For instance, Forever Black Timber Fence Paint is known to last for over 5 years.
Fence Stain vs Fence Paint: Difference in cost
The cost of fence paint and fence stain can vary depending on the quality and brand of the product.
Generally, stains and paints are similar in cost.
However, over time stains can cost more as they need to be reapplied every 2-3 years, while paints tend to last longer.
The cost of fence paints differs depending on whether you want the best and the most premium quality fence paint for your property or a cost-effective product. It’ll be worth digging deeper and learning about the cost to paint your timber post and rail fences.
Fence Stain vs Fence Paint: Difference in environmental considerations
There are both oil-based and water-based fence stains as well as fence paints available.
Oil-based stains are preferred by many because of their better penetration into the wood. Oil seeps into the timber while the water evaporates and is the solvent in this system.
However, many people are moving towards water-based stains because of their lower proportion of oil and improved health benefits.
Water-based fence paints are more widely available and accepted as compared to the water-based stains. Since the film sits on the surface of the fence as compared to being a thinner film that has some absorption into the timber, water-based fence paints do not compromise on the quality of the final appearance.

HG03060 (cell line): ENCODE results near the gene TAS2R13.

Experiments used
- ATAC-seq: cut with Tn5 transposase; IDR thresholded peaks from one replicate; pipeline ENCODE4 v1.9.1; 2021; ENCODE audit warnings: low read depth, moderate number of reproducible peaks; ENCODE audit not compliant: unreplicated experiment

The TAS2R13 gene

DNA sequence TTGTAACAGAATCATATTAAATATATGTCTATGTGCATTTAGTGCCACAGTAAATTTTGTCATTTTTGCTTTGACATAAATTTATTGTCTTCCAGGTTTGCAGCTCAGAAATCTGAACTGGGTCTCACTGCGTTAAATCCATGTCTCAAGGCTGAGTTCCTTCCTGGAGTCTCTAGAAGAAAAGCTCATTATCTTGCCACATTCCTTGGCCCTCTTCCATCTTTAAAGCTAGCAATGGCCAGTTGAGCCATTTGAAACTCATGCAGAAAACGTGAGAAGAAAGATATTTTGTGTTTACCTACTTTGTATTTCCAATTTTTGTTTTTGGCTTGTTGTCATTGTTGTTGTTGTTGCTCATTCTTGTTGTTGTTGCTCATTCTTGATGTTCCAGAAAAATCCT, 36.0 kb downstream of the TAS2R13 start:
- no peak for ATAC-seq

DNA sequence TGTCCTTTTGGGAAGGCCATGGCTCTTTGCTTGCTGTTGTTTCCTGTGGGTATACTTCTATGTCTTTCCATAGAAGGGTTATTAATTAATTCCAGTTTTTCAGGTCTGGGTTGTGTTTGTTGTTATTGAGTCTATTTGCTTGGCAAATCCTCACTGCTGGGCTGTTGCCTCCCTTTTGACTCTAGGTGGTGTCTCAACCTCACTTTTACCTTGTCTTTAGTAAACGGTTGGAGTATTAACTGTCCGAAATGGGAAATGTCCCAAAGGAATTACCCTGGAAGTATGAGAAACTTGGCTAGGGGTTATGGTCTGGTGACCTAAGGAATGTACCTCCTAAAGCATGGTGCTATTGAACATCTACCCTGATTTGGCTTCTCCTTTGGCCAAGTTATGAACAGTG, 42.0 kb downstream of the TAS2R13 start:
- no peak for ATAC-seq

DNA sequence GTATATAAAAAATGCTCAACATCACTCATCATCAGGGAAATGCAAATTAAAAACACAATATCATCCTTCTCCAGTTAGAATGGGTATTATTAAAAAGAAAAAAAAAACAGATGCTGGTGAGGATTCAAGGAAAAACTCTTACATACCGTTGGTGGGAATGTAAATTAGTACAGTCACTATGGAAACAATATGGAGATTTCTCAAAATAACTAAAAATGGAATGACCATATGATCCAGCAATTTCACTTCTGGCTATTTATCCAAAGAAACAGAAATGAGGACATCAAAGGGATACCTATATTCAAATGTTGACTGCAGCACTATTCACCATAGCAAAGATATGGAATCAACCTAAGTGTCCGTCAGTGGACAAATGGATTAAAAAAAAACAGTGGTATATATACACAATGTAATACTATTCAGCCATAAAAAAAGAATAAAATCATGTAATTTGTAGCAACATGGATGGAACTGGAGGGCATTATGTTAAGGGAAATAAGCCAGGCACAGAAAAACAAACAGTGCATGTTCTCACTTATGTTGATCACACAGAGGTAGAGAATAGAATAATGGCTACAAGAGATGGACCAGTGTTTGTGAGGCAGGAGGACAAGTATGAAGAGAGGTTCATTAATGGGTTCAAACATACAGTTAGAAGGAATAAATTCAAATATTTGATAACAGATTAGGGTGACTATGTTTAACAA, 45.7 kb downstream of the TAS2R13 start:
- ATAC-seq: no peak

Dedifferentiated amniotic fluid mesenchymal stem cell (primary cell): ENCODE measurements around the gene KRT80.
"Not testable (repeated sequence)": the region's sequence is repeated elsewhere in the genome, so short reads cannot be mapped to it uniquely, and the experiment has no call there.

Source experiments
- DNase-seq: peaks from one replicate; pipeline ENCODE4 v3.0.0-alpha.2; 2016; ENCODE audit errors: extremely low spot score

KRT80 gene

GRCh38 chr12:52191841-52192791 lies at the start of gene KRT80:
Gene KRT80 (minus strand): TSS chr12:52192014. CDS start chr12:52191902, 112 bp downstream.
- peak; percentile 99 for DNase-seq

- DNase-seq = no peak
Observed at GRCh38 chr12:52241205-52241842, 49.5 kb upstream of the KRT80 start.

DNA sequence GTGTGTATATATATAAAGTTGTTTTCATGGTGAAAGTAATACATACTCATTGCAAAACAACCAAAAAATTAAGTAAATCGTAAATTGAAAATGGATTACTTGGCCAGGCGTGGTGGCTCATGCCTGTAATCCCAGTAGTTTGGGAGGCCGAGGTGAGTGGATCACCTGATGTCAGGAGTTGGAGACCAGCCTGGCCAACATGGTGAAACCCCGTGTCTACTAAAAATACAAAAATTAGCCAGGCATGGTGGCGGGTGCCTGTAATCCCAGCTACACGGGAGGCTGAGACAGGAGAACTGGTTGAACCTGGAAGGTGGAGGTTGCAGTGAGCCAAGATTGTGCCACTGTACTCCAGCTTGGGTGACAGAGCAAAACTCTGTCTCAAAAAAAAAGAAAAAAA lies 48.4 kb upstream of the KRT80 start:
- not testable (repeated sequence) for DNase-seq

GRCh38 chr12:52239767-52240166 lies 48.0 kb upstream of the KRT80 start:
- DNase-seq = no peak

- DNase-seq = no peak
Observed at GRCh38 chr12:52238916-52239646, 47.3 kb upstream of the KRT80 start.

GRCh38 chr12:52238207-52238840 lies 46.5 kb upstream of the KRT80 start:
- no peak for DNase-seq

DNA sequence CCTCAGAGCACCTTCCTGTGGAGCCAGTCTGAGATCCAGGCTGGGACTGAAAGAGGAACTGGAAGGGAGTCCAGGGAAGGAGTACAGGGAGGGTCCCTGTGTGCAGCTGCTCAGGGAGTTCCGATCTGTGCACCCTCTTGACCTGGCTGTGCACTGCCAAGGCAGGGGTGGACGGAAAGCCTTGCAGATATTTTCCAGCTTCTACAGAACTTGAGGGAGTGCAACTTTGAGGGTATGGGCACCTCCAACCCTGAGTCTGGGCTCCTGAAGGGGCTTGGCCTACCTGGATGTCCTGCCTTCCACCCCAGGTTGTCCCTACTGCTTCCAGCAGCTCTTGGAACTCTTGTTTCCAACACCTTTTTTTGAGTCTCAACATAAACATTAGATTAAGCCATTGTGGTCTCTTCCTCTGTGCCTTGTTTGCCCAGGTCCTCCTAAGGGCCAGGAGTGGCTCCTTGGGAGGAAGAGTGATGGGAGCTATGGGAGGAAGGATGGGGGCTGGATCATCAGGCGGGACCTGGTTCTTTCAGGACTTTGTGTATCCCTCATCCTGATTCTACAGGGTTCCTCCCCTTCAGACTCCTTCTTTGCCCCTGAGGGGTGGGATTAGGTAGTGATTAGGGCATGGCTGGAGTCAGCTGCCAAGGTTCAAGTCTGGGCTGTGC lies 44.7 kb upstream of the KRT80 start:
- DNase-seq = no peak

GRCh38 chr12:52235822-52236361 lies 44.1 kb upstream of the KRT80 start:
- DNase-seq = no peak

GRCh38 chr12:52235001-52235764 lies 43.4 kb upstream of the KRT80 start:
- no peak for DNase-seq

Fence Stain vs Fence Paint: Difference in UV Protection
UV stability is an important consideration, especially in Australia and New Zealand which are exposed to high UV and extreme heat conditions.
UV protection in the stain is typically lower than in fence paint due to the lower film thickness and lower pigment content.
So, while many fence stains are available with added protection against UV, their performance is not as impressive as the UV Stability offered by fence paints.
Ready to choose between timber fence paint and fence stain?
You were looking to enhance the look of your timber fences and wanted to know which is the right choice between fence stain and fence paint.
Now you know the primary distinction between fence paint and fence stain lies in the thickness of the coating. The stain is thinner and more translucent, while the paint is thicker and opaque. More specifically, fence paint generates a substantial layer on the surface of the wood, whereas fence stain penetrates the wood and forms a delicate film. Consequently, with fence stain, the natural texture of the wood remains visible, while fence paint conceals it entirely.
To sum it up, when choosing between fence paint and fence stain, there are various factors to consider. If you want a more natural look and don’t mind reapplying the product every few years, then fence stain is the way to go. On the other hand, if you want a long-lasting finish with better UV protection, then fence paint is a better option.
Eventually, both fence paint and fence stain have their unique features and choosing the right one for your fence depends on your preference and requirements. If you’re leaning towards timber fence paint, a comparison between the top 10 fence paints in Australia and New Zealand can help you make the right decision for your property.
If you have more questions on painting or staining your timber fences and want further details on the application, cost, quality and availability of different fence paints then feel free to contact one of our experts. We would love to have a conversation about refreshing your fences and helping you create a beautiful property.